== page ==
By DARA KAM
THE NEWS SERVICE OF FLORIDA
The Florida Senate on Wednesday overwhelmingly supported a prison-reform package that includes a commission to oversee the state’s embattled corrections agency, but the House is poised to consider a competing plan that lacks the oversight panel.
Senate Criminal Justice Chairman Greg Evers pushed forward the changes in the aftermath of stories about inmate abuse at the hands of prison guards, rampant corruption inside prisons and allegations of retaliation against whistleblowers.
Evers’ bill (SB 7020) would make it easier for inmates to file complaints, create new penalties for rogue guards who abuse prisoners and establish a governor-appointed commission to oversee prisons and investigate wrongdoing. The measure, approved by a 36-1 vote, would also allow inmates’ families or lawyers to pay for independent medical evaluations and expand opportunities for old or sick inmates to get out of prison early.
The proposal would also require corrections workers to videotape all “non-reactionary” use-of-force incidents — non-emergency situations in which inmates are gassed with noxious chemicals. Each prison would have to track use-of-force incidents and the Department of Corrections would have to post an annual report documenting those incidents on its website.
“They don’t go to prison to be sentenced to death unless they are put on Death Row, and we’ve had too many questionable deaths in our prisons. I just really hope this is the beginning of the end of the crisis and the unfortunate circumstances that we’ve seen in our penal institutions,” Senate Minority Leader Arthenia Joyner, D-Tampa, said.
Evers, whose Panhandle district includes three prisons and numerous work camps, made several surprise visits to institutions over the past several months. The visits revealed inadequate inmate health care, overworked and understaffed prison guards and shoddy equipment, the Baker Republican previously said.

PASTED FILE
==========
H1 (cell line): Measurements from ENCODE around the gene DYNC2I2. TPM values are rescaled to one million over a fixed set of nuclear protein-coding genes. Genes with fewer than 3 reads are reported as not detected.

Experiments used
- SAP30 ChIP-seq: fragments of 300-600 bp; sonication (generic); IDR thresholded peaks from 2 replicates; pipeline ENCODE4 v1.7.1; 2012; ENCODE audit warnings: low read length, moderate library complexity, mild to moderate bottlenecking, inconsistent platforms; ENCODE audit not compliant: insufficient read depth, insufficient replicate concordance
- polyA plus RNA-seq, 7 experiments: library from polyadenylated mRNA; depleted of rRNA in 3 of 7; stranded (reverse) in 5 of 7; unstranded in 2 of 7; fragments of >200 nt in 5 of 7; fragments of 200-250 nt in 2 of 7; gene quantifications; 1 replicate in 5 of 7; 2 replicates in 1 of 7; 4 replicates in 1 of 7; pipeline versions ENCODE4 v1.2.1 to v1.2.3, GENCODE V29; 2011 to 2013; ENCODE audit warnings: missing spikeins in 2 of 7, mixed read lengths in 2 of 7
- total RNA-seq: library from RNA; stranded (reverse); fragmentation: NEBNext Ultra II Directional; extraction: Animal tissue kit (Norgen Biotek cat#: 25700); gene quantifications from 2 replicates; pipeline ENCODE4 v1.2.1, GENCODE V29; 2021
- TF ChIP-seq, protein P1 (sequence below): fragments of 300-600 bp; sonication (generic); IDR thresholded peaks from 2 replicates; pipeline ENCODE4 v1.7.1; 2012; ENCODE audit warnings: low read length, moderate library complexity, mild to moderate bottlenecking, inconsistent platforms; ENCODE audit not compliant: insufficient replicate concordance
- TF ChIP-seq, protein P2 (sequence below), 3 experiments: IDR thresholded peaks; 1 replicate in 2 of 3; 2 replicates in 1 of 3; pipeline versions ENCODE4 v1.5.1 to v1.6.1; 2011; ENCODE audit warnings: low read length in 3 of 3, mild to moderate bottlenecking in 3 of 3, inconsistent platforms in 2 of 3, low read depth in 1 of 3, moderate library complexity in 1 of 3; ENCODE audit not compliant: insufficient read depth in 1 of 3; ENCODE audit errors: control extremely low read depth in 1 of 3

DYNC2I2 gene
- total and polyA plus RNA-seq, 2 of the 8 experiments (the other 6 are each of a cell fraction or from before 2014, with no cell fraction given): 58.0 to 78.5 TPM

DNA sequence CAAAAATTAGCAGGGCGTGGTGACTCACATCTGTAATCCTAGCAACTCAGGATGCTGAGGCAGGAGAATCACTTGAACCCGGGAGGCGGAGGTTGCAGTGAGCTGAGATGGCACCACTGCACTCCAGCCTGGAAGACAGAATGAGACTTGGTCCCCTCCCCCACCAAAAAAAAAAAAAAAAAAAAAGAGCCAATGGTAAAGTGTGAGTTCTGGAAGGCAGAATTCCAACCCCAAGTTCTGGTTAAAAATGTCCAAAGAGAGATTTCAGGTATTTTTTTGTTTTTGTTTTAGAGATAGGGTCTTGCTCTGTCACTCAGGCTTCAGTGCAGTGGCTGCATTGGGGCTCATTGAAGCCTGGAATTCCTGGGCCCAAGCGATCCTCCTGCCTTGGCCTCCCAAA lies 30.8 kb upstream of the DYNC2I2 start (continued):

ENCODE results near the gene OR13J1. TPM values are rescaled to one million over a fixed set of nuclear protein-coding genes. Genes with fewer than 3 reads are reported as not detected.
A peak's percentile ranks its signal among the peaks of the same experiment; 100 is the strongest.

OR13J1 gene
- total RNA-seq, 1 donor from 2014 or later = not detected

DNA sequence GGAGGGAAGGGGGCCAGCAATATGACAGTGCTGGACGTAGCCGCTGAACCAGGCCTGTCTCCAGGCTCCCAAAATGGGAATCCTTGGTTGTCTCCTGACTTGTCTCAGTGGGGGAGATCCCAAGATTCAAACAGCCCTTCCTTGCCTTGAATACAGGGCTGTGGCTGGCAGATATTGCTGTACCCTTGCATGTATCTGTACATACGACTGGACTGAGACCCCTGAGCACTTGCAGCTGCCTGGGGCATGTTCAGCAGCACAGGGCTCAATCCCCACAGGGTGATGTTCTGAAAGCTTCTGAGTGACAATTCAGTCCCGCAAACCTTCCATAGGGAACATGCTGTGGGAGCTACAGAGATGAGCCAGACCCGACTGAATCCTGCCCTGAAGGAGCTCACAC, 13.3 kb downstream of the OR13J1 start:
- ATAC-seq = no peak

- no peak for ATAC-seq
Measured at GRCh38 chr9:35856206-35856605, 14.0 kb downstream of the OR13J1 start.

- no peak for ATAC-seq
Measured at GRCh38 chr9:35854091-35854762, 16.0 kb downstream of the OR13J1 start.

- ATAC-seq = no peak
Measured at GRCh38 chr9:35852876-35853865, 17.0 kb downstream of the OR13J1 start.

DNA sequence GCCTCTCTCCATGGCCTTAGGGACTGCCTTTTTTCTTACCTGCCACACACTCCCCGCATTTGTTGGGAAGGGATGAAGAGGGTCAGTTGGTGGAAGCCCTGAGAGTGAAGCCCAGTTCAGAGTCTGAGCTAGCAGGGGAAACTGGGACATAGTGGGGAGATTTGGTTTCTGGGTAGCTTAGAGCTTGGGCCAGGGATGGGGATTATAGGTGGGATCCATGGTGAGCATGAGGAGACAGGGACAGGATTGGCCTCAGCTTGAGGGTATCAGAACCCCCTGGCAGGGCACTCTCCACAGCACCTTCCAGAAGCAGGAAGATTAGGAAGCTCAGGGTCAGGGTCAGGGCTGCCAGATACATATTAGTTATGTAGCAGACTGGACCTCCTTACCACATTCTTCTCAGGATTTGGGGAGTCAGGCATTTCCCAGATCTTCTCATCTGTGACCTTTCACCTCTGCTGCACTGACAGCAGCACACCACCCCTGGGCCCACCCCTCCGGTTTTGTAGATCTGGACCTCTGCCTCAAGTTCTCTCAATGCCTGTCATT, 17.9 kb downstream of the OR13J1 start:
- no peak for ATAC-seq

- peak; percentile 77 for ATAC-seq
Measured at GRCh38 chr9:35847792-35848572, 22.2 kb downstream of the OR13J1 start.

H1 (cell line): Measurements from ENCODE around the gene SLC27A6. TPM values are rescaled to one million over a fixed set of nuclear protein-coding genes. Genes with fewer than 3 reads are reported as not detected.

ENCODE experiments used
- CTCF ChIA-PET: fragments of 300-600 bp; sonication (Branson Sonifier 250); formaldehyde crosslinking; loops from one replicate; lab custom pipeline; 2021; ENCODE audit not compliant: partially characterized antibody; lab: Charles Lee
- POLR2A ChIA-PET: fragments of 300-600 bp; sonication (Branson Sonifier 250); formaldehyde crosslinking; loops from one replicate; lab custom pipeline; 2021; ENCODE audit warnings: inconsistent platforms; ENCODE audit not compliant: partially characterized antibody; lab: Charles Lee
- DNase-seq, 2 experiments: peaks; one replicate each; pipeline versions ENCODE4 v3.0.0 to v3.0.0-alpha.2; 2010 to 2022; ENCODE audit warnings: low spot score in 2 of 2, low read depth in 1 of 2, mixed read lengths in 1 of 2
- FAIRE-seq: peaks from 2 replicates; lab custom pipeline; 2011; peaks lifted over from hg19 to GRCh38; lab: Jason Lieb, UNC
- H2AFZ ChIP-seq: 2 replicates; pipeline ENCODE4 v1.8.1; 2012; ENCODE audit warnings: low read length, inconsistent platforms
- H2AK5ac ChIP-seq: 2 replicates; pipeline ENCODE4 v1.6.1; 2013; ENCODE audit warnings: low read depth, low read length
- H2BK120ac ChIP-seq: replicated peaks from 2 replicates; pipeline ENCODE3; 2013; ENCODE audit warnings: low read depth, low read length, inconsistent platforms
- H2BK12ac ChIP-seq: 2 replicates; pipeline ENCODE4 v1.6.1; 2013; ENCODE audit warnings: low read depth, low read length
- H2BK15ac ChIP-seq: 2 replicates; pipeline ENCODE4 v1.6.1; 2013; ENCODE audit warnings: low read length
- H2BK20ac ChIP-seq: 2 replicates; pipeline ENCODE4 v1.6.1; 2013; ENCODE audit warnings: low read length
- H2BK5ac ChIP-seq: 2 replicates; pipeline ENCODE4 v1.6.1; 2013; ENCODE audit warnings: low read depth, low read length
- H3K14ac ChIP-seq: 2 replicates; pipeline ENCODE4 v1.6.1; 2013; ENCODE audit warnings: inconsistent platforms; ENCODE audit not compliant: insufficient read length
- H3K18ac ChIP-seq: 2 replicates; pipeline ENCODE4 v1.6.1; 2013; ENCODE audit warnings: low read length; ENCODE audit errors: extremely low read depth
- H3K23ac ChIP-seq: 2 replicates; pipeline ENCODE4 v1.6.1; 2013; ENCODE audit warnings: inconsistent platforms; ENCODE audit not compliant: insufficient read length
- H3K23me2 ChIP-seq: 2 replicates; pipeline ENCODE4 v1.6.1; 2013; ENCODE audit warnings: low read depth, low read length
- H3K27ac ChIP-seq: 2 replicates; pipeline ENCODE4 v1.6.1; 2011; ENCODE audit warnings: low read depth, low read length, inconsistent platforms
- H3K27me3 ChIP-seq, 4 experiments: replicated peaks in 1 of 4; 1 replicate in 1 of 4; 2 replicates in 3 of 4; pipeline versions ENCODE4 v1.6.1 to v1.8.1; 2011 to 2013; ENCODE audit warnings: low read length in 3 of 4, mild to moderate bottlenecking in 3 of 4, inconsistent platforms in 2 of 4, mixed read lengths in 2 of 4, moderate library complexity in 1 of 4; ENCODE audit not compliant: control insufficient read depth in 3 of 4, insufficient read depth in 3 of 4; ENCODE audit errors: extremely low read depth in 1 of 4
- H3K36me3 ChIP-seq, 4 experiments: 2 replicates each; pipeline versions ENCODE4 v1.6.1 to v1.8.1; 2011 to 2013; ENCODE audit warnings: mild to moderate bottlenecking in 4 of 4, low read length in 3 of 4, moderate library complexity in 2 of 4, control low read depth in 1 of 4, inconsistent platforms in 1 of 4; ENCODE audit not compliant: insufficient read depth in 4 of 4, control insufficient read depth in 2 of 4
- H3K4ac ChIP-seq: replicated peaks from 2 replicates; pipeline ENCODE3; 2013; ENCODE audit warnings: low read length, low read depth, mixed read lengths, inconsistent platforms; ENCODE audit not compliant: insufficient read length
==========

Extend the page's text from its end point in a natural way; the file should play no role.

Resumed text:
“We will go to the point that when you go to prison that you will be given the opportunity to enter the Department of Corrections. You will be allowed to rehabilitate yourself … and you will come out alive on the other side and not leave the prison in a body bag,” Evers said earlier this year.
House Speaker Steve Crisafulli and other GOP House leaders have repeatedly rejected the oversight commission, objecting that the effort would create another “layer of bureaucracy.” Critics of the commission also say that a previous iteration of the oversight panel did not work.
On Wednesday, Crisafulli told reporters his chamber is prepared to release an alternative plan that could further decentralize the corrections agency, now divided into three regions. The department oversees more than 100,000 prisoners, nearly as many probationers and employs more than 20,000 workers.
“One thing we’ve talked about is more of a regional approach. They’re obviously looking at an overall board, so to speak, to go back to,” Crisafulli, R-Merritt Island, said. “And for us, for me, I would think each region has a little bit of different challenges, so having that opportunity to maybe handle that at a regional approach versus one location in Tallahassee might be a better way to go. …We’re going to work out those differences.”
Evers said he had initially rejected the oversight panel but, at the suggestion of Sen. Rob Bradley, included it in his package after making the prison visits and hearing repeated stories from inmates and workers about wrongdoing, abuse and staffing issues.
The new commission would have investigatory powers and be in charge of policing prisons, now handled by the Office of the Inspector General, which answers to Gov. Rick Scott’s chief inspector general.
Bradley, a former prosecutor who for two years chaired the Senate’s criminal-justice budget committee, insists that an independent panel is necessary to restore trust because the agency’s inspector general “has not done a good job of rooting out bad actors.”
Corrections Secretary Julie Jones, brought out of retirement by Scott earlier this year to take over the troubled agency as the governor’s fourth corrections chief in as many years, has committed to expanding internal reforms launched last year by her predecessor, former Secretary Mike Crews, and is especially interested in changing how mentally ill inmates are treated.
“I do appreciate her words. I believe her when she says she’s dedicated to reform. But we’ve heard it before by some of her predecessors. And there’s been seven or eight secretaries in 10 years. So we need more than words. We need to have verification that reforms are actually occurring. That’s why that oversight is so important to us,” Bradley, R-Fleming Island, said.